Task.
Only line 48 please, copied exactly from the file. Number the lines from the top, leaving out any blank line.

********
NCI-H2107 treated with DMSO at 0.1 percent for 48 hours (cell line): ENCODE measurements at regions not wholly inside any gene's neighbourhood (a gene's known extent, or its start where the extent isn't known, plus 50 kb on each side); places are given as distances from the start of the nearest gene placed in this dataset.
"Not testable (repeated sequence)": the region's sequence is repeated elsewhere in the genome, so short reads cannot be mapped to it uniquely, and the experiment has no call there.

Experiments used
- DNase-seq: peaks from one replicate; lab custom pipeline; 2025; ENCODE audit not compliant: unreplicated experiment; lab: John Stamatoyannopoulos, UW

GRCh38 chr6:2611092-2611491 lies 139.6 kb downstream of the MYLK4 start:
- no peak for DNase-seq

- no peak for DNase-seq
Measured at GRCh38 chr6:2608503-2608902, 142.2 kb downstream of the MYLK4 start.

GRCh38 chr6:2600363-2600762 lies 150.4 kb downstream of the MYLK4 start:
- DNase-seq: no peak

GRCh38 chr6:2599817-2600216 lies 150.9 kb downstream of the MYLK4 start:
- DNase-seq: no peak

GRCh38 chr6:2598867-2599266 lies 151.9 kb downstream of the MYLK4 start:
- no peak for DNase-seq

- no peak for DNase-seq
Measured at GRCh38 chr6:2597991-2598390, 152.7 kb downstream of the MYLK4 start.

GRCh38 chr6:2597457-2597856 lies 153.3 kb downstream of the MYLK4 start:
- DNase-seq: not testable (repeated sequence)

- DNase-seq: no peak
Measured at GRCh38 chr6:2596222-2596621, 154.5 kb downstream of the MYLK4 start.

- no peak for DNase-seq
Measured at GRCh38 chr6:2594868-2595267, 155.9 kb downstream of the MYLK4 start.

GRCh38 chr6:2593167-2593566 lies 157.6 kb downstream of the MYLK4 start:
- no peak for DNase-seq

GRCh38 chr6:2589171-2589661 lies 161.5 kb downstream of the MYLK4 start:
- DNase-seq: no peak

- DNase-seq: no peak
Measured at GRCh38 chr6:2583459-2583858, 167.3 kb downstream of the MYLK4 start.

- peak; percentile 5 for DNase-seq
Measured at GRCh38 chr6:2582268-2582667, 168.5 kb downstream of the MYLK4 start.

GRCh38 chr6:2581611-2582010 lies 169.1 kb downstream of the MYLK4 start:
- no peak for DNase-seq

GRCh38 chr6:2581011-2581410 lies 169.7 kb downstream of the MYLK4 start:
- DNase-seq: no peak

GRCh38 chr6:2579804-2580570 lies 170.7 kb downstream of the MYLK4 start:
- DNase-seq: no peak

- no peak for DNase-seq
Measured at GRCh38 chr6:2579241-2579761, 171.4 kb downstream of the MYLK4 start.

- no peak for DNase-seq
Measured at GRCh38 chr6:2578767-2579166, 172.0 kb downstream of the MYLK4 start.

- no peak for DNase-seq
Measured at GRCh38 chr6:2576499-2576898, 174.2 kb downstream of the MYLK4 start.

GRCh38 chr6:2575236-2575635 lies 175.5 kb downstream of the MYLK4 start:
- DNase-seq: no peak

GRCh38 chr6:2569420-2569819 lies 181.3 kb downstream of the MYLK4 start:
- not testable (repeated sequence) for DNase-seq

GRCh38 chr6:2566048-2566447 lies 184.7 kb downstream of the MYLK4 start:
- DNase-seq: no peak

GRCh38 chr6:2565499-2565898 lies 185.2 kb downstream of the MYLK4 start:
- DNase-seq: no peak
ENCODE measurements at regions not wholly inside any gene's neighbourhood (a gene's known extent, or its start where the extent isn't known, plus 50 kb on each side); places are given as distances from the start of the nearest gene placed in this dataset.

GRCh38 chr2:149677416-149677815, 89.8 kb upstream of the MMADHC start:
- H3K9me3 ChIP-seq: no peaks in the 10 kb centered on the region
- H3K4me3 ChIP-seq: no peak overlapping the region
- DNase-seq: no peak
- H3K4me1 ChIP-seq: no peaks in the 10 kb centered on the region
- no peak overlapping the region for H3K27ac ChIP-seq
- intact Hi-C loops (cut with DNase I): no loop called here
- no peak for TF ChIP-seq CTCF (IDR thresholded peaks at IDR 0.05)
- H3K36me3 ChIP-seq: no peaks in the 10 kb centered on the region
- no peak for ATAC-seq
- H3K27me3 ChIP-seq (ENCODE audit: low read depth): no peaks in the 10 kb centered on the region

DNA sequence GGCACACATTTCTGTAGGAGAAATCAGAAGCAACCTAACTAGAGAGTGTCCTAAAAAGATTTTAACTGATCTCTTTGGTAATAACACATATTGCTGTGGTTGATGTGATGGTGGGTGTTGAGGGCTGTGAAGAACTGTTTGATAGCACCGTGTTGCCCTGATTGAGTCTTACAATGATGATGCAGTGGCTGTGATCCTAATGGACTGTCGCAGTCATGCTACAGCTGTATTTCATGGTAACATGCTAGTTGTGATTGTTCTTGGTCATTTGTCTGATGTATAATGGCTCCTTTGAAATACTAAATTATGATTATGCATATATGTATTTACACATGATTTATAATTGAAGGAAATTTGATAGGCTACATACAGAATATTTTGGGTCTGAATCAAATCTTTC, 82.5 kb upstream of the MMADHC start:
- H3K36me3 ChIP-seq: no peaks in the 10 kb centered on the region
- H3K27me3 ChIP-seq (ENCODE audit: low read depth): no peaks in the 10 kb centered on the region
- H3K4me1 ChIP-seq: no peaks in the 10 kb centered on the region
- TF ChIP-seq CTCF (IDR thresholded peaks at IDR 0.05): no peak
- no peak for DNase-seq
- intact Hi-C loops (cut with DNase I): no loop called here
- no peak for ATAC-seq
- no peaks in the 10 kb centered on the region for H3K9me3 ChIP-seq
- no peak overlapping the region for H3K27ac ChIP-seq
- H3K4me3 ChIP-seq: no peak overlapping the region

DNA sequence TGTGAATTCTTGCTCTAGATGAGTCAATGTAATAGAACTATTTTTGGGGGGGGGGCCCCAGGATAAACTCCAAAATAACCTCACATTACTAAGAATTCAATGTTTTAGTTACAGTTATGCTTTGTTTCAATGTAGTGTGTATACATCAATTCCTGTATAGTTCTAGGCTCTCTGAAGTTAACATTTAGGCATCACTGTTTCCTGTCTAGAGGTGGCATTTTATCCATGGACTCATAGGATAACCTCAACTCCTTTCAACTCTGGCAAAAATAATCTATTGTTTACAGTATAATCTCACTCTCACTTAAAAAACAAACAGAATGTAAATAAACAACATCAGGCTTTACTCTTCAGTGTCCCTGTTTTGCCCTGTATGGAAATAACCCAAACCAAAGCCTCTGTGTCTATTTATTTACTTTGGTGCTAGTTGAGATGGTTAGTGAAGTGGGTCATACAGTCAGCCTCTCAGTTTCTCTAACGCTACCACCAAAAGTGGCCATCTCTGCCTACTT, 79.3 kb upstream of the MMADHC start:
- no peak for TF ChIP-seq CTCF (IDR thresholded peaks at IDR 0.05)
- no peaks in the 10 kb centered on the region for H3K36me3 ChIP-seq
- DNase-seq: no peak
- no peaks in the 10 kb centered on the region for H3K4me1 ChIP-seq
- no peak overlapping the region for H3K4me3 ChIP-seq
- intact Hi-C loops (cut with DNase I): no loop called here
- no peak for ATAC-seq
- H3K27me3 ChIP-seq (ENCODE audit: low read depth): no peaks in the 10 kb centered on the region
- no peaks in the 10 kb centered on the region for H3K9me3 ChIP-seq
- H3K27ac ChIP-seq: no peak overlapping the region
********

- DNase-seq: no peak